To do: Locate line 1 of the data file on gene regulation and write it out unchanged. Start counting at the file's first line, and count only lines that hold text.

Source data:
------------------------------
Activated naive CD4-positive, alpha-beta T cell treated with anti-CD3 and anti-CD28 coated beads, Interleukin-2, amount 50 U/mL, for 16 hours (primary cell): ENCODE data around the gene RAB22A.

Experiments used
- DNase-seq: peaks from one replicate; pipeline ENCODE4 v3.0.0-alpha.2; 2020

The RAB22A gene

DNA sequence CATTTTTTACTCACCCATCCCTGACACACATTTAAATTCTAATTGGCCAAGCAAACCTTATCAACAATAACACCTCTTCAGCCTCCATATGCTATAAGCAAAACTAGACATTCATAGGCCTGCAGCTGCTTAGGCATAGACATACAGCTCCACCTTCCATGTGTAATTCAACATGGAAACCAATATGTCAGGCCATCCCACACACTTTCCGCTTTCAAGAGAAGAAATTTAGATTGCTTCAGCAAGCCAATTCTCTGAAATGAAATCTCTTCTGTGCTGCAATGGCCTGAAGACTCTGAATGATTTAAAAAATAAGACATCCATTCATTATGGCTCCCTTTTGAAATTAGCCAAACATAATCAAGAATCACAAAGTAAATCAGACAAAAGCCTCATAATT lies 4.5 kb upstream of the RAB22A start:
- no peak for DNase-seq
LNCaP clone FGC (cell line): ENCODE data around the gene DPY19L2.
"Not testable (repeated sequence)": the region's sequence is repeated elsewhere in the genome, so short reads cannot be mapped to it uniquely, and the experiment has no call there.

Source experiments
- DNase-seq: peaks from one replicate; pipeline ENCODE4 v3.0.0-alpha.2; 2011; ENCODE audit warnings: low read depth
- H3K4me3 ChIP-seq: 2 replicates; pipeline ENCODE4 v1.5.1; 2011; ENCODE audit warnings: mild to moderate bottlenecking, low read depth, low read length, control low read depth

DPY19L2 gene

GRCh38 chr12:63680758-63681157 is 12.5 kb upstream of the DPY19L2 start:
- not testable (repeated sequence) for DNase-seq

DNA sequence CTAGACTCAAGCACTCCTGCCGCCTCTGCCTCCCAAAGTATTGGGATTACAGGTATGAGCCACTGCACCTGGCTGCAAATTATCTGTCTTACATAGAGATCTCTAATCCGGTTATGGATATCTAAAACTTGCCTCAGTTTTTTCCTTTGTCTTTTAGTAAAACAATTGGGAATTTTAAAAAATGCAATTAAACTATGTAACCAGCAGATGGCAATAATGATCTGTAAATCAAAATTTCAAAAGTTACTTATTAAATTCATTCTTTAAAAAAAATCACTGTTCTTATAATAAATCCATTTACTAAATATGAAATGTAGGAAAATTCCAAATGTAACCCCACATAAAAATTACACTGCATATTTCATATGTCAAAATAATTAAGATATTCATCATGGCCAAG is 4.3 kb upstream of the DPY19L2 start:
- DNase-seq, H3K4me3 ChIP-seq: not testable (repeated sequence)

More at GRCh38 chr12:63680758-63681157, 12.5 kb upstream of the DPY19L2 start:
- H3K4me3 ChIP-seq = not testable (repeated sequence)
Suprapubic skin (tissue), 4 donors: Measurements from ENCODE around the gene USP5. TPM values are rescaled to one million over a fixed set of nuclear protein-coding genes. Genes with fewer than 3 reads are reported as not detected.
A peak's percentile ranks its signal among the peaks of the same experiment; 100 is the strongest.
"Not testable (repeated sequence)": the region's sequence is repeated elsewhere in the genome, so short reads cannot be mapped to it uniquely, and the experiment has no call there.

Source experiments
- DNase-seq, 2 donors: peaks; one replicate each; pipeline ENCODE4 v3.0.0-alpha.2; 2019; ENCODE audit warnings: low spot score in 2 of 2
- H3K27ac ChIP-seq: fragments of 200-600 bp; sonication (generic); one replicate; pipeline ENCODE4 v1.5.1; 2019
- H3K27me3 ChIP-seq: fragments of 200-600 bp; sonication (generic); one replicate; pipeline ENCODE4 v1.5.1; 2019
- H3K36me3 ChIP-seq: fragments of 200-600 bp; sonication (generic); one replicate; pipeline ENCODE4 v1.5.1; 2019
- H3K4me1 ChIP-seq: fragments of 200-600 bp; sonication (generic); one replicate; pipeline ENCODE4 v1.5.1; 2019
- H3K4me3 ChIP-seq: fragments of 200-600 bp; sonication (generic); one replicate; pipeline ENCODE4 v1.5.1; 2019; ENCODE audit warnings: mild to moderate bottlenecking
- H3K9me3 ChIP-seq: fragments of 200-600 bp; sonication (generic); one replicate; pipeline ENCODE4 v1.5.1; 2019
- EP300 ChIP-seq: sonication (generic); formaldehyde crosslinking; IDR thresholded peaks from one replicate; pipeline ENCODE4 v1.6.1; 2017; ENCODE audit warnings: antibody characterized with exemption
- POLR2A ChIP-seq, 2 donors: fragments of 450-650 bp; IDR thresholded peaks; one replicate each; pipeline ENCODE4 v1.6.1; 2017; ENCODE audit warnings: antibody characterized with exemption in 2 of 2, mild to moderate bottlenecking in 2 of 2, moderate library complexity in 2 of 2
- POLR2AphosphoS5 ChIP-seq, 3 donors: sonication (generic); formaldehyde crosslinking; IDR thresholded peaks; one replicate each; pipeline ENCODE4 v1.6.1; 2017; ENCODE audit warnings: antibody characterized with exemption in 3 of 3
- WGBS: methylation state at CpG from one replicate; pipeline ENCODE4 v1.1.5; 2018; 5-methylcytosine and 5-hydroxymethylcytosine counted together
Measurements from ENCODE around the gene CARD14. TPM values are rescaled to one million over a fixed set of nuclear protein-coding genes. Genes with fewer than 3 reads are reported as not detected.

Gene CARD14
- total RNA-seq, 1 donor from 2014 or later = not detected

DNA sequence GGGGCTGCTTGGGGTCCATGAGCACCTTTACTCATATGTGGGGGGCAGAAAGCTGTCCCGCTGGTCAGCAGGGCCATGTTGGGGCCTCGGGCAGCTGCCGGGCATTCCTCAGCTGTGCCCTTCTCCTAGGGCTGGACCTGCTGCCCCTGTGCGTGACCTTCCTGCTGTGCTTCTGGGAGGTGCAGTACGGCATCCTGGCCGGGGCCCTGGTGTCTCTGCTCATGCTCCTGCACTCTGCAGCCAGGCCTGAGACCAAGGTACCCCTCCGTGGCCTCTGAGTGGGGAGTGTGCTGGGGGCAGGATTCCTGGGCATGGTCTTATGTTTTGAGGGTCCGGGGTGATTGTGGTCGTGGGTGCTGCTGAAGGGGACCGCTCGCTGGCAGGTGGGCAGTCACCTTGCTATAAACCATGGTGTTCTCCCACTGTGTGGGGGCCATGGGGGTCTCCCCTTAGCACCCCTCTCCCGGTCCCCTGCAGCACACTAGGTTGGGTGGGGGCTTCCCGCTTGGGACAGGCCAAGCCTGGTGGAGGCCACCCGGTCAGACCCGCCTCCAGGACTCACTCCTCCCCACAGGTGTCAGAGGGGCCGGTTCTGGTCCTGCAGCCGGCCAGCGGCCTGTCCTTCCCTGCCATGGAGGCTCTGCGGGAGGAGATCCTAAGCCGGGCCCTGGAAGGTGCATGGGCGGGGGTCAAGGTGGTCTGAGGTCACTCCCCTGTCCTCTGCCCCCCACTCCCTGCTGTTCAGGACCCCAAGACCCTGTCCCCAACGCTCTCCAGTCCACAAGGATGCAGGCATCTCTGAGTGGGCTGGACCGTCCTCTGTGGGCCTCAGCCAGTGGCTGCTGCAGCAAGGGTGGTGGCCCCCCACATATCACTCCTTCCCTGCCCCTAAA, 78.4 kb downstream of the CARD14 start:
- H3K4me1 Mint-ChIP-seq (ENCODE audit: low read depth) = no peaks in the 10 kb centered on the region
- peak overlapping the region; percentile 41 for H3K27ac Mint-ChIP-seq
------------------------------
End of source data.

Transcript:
Activated naive CD4-positive, alpha-beta T cell treated with anti-CD3 and anti-CD28 coated beads, Interleukin-2, amount 50 U/mL, for 16 hours (primary cell): ENCODE data around the gene RAB22A.